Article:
Right-wing media distort Arizona court ruling to suggest it will influence election

Scarborough falsely claimed "a judge ... overturned an Arizona law that would actually require people to have a photo ID to vote." From the October 27 edition of MSNBC's Morning Joe:

JOE SCARBOROUGH (co-host): By the way, I just -- a judge, I understand, overturned an Arizona law that would actually require people to have a photo ID to vote. I mean, seriously, how low does the bar have to go? Seriously? That is such a joke.

HAROLD FORD JR. (former Democratic congressman): We do have a history in the country where people were denied the right to vote because they had [inaudible] --

SCARBOROUGH: Well, yeah, sure we do. So you let -- so you let people steal votes now? A photo ID, Harold, a photo ID.

FORD: Right, but you don't actually have to have one. If you show up and you have proof of ID and you sign something saying it's yourself -- these are just federal rules that we have, so, I don't disagree with you, having someone there at the polling booth or polling place -- should not intimidate voters, but to suggest that we don't have an ugly -- which I know you know -- and pernicious history in this country of people, particularly blacks and minorities and even women --

SCARBOROUGH: Well, but why are you bringing that up when all I want to do is make sure that whoever goes and votes is who they say they are, and they have a photo ID. What is so wrong with that?

In fact, a three-judge panel overturned an AZ state law that required proof of U.S. citizenship to register to vote and upheld the portion of the law requiring voters show ID. As reported by Reuters and The Associated Press, the panel of the 9th Circuit of the U.S. Court of Appeals found that a portion of the Arizona law, which required residents to provide proof of citizenship in order to register to vote, is inconsistent with the National Voter Registration Act, which, according to the AP, "allows voters to fill out a mail-in voter registration card and swear they are citizens under penalty of perjury, but doesn't require them to show proof as Arizona's law does." In addition, as the AP reported, "The ruling left in place a requirement that voters provide proof of identity when casting ballots."

Conservative bloggers linked court ruling to other examples of alleged voter fraud, suggest ruling will affect 2010 elections. In an October 27 post on her blog updating a previous "voter fraud round-up," Malkin wrote: "[T]he 9th Circuit Court of Appeals just undermined Arizona's citizenship proof rules for voting -- sabotaging efforts to ensure that only legal U.S. citizens vote in U.S. elections." An October 27 post on RedState on its "recap" of "some of the 'coincidences' leading up to next week's mid-term elections" includes the Arizona ruling. In fact, the ruling will not take effect until the next election. According to Reuters, "The 9th U.S. Circuit Court of Appeals' invalidation of requirements for proof of citizenship comes too late for any prospective new voters who were barred from registering before the deadline for the November 2 U.S. mid-term elections."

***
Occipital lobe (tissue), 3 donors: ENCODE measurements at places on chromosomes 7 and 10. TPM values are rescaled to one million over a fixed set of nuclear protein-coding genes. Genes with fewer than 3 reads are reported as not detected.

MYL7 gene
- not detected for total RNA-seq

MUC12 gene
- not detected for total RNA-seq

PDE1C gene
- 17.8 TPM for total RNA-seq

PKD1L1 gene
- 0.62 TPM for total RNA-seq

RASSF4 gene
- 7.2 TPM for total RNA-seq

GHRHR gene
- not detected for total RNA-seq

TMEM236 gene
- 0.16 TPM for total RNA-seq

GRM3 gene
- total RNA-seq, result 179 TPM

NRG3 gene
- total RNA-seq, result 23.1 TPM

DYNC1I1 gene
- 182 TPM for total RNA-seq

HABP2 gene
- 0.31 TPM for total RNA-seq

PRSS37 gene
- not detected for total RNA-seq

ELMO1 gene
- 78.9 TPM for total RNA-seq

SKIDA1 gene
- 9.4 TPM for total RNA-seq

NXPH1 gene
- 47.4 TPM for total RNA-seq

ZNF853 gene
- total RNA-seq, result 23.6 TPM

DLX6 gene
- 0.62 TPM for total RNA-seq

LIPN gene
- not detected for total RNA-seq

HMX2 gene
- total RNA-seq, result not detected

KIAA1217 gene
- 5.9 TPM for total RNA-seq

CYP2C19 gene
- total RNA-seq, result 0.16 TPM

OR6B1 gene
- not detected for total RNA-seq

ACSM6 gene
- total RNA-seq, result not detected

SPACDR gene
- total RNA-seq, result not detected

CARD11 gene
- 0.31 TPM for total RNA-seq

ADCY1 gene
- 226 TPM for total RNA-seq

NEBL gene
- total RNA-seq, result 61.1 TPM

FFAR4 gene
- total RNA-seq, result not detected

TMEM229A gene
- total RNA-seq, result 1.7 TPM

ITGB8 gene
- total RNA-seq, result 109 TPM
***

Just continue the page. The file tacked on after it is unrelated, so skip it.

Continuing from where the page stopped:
North Carolina voting machine problems exaggerated by conservative bloggers

Right-wing blogs promoted reports of irregularities with voting machines in North Carolina. An October 23 article in the New Bern (NC) Sun Journal reported that a Craven County voter "pushed the button to vote Republican in all races, but the voting machine screen displayed a ballot with all Democrats checked." An October 25 report from local station WITN noted that the State Board of Elections said at the time that "only 2 counties have reported early voting problems with the touch-screen Ivotronic machines." On October 26 and 27, right-wing blogs Gateway Pundit, the Jawa Report, Ace of Spades, and BigGovernment all included links to the reports of irregularities with voting machines in North Carolina. Indeed, BigGovernment highlighted several accusations of voter fraud:

BigGov-20101027-votefraud

But, according to the county's Board of Elections chairman, "in each case the voter was able to cast his or her ballot as desired." According to the Sun Journal article, M. Ray Wood, Craven County Board of Elections chairman, "issued a written statement saying that the elections board is aware of isolated issues and that in each case the voter was able to cast his or her ballot as desired." WITN noted that in the two counties where problems were reported, the deputy director of the state Board of Elections said that "the machines were recalibrated when voters reported the problem, and everyone was able to cast votes of their choice."

Like clockwork, conservatives cry voter fraud in advance of elections

Conservative media have repeatedly issued baseless claims of voter fraud in previous elections As Media Matters has noted, conservative media have consistently made baseless claims of voter fraud during the past six years.